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ACM Awards Knuth Prize to Creator of Problem-Solving Theory and Algorithms

Carnegie Mellon's Miller Cited as Pioneer in Theoretical Computer Science

Association for Computing Machinery
Advancing Computing as a Science & Profession


Paul Beame

Virginia Gold



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NEW YORK, April 4, 2013 – The 2013 Donald E. Knuth Prize will be awarded to Gary L. Miller of Carnegie Mellon University for algorithmic contributions to theoretical computer science. His innovations have had a major impact on cryptography as well as number theory, parallel computing, graph theory, mesh generation for scientific computing, and linear system solving.  The Knuth Prize is jointly presented by the ACM Special Interest Group on Algorithms and Computation Theory (SIGACT) and the IEEE Computer Society Technical Committee on the Mathematical Foundations of Computing (TCMF).  It will be presented at the Symposium on Theory of Computing (STOC 2013) in Palo Alto, CA, June 1-4, where Miller will give the Knuth Prize Lecture.

In his 1975 paper on computational number theory, Miller introduced the first efficient algorithm to test whether a number is prime (divisible evenly only by 1 and itself).  The generation of large primes is an essential part of the RSA public key cryptosystem, on which much of today’s Internet commerce depends. The efficiency of Miller’s algorithm depends on the truth of a widely-believed (but still not proved) mathematical hypothesis (known as the Riemann Hypothesis).  In 1976, Michael O. Rabin showed how randomization could be used to turn Miller’s algorithm into one whose efficiency did not rely on any unproven hypotheses.  The resulting Miller-Rabin test is now the main method used in practice for RSA encryption keys. Miller and Rabin were part of a group that received ACM's 2003 Paris Kanellakis Theory and Practice Award for methods to improve cryptography.

Miller also made significant contributions to the theory of isomorphism testing—the problem of telling whether two structures are the same except for the labeling of their components.  He showed the equivalence of many different isomorphism problems to the still-open problem of graph isomorphism, and identified many special cases that could be solved efficiently. These included the problem of testing isomorphism for a special case known as bounded-genus graphs, a result he obtained with John Reif in 1980.  In 1985, in another collaboration with Reif, Miller invented the concept of "parallel tree contraction." This is one of the most fundamental primitives in parallel algorithm design with wide applications to graph theoretical and algebraic problems. 
In 1984, Miller moved into the area of scientific computing. He set up the theoretical foundations for mesh generation, and was the first to design meshing algorithms with near-optimal runtime guarantees.  His subsequent research led to his breakthrough 2010 results with Ioannis Koutis and Richard Peng that currently provide the fastest algorithms—in theory and practice—for solving "symmetric diagonally dominant" linear systems. These systems have important applications in image processing, network algorithms, engineering, and physical simulations.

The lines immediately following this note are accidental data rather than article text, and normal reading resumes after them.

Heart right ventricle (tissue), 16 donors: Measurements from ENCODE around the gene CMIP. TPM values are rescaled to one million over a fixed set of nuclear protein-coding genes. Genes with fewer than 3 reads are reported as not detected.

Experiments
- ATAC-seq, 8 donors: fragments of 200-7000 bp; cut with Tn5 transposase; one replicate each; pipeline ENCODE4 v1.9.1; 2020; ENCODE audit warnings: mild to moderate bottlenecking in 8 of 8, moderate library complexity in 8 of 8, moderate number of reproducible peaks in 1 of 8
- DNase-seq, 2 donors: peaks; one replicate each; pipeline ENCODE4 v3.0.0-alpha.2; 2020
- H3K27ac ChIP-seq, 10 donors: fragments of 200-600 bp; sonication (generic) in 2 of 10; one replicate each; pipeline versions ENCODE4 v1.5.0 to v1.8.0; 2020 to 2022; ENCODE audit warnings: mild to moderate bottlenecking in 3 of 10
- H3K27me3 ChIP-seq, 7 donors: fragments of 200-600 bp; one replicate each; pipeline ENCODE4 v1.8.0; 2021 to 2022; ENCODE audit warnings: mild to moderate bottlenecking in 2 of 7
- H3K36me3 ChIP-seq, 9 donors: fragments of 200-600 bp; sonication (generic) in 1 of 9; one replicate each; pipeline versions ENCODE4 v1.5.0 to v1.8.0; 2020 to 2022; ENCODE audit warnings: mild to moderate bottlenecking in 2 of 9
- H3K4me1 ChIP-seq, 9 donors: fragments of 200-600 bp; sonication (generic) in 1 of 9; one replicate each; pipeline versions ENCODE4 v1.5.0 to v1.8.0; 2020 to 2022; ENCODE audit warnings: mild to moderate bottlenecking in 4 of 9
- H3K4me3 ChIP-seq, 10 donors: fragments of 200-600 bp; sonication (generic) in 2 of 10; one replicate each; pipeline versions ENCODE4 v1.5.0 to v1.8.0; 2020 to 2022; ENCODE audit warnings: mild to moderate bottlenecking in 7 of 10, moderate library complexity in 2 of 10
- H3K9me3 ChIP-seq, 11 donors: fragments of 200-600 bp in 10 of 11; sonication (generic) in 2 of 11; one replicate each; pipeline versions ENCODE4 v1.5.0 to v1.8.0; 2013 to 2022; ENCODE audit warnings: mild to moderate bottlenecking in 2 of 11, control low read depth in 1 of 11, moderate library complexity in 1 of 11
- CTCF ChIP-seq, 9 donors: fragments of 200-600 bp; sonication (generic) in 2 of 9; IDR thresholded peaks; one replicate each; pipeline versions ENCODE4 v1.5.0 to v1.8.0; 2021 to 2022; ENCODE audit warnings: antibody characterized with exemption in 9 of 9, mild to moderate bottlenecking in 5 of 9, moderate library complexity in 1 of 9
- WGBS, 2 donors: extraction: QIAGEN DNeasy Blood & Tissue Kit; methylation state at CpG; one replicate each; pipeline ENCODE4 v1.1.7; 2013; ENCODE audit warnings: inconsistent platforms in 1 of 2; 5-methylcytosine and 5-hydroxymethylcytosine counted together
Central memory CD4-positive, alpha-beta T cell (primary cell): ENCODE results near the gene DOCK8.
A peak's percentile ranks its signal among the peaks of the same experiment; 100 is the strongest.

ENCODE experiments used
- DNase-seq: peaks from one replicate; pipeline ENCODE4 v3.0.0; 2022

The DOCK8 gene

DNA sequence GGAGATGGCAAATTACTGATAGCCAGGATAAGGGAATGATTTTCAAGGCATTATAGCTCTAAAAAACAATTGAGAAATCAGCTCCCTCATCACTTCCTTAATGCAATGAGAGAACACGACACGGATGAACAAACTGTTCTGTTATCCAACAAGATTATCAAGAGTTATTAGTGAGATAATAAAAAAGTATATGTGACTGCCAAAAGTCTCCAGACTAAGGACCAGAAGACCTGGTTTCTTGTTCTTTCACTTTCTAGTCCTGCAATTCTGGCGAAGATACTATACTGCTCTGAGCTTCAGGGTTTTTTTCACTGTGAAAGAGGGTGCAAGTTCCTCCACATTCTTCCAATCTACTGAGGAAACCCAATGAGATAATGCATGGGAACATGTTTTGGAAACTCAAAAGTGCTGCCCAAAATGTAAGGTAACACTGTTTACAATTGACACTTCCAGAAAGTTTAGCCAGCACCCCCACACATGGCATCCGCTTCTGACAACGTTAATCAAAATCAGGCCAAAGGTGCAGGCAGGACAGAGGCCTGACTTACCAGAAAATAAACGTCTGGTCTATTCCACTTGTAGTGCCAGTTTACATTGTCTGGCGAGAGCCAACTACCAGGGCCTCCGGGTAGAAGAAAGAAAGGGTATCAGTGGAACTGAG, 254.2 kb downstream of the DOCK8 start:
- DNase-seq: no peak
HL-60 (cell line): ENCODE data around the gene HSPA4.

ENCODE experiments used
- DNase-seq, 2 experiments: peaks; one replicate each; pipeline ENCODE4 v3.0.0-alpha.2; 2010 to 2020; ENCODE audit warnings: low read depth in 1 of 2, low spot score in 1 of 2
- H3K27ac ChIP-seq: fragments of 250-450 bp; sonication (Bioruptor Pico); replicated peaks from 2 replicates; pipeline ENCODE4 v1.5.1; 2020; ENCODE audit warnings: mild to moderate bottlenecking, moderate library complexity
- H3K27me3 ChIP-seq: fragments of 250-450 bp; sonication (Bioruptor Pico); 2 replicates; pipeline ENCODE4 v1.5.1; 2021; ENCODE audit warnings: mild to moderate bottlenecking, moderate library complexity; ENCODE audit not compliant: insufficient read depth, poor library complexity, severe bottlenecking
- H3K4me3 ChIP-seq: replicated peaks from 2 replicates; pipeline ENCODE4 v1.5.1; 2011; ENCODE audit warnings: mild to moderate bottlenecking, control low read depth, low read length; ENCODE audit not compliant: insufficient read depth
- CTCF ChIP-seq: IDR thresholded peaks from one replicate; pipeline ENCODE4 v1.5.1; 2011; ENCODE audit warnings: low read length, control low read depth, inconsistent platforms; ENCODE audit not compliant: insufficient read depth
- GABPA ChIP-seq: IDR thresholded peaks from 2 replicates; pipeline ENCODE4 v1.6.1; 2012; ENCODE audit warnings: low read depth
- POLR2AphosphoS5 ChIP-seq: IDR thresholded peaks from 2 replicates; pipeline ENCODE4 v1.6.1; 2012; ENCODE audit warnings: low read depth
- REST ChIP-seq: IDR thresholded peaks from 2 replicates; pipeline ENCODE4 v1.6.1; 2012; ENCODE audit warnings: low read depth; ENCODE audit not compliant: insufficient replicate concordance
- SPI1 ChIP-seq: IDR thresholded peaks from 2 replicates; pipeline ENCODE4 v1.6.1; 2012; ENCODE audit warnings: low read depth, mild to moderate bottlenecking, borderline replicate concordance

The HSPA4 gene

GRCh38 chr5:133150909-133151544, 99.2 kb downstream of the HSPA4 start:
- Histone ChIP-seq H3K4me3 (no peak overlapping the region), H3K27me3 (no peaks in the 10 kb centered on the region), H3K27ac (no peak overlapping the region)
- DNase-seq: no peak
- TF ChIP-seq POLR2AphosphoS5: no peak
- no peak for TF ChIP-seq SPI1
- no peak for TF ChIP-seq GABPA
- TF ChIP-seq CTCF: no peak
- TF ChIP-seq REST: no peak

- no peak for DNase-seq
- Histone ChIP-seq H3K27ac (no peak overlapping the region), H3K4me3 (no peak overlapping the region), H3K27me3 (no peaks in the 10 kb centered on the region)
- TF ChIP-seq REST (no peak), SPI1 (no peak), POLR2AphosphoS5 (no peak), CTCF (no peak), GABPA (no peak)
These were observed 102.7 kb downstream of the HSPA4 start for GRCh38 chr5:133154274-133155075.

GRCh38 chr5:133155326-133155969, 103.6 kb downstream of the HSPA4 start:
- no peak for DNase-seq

A professor of Computer Science at Carnegie Mellon University, Miller earned a Ph.D. degree from the University of California, Berkeley.  He previously held faculty positions at the University of Waterloo, the University of Rochester, Massachusetts Institute of Technology, and the University of Southern California.
The Knuth Prize is named in honor of Donald Knuth of Stanford University who has been called the "father" of the analysis of algorithms. It is is given annually by ACM SIGACT and the IEEE Computer Society TCMF, and includes a $5,000 award.

About ACM
ACM, the Association for Computing Machinery is the world’s largest educational and scientific computing society, uniting computing educators, researchers and professionals to inspire dialogue, share resources and address the field’s challenges. ACM strengthens the computing profession’s collective voice through strong leadership, promotion of the highest standards, and recognition of technical excellence. ACM supports the professional growth of its members by providing opportunities for life-long learning, career development, and professional networking.

The ACM Special Interest Group on Algorithms and Computation Theory fosters and promotes the discovery and dissemination of high quality research in the domain of theoretical computer science.  The field includes algorithms, data structures, complexity theory, distributed computation, parallel computation, VLSI, machine learning, computational biology, computational geometry, information theory, cryptography, quantum computation, computational number theory and algebra, program semantics and verification, automata theory, and the study of randomness. Work in this field is often distinguished by its emphasis on mathematical technique and rigor.

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